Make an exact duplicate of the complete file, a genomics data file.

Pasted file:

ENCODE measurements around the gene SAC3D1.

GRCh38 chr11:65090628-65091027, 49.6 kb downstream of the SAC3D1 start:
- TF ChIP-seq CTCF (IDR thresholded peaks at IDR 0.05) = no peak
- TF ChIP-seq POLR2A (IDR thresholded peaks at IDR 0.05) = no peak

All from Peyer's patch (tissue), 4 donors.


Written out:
ENCODE measurements around the gene SAC3D1.

GRCh38 chr11:65090628-65091027, 49.6 kb downstream of the SAC3D1 start:
- TF ChIP-seq CTCF (IDR thresholded peaks at IDR 0.05) = no peak
- TF ChIP-seq POLR2A (IDR thresholded peaks at IDR 0.05) = no peak

All from Peyer's patch (tissue), 4 donors.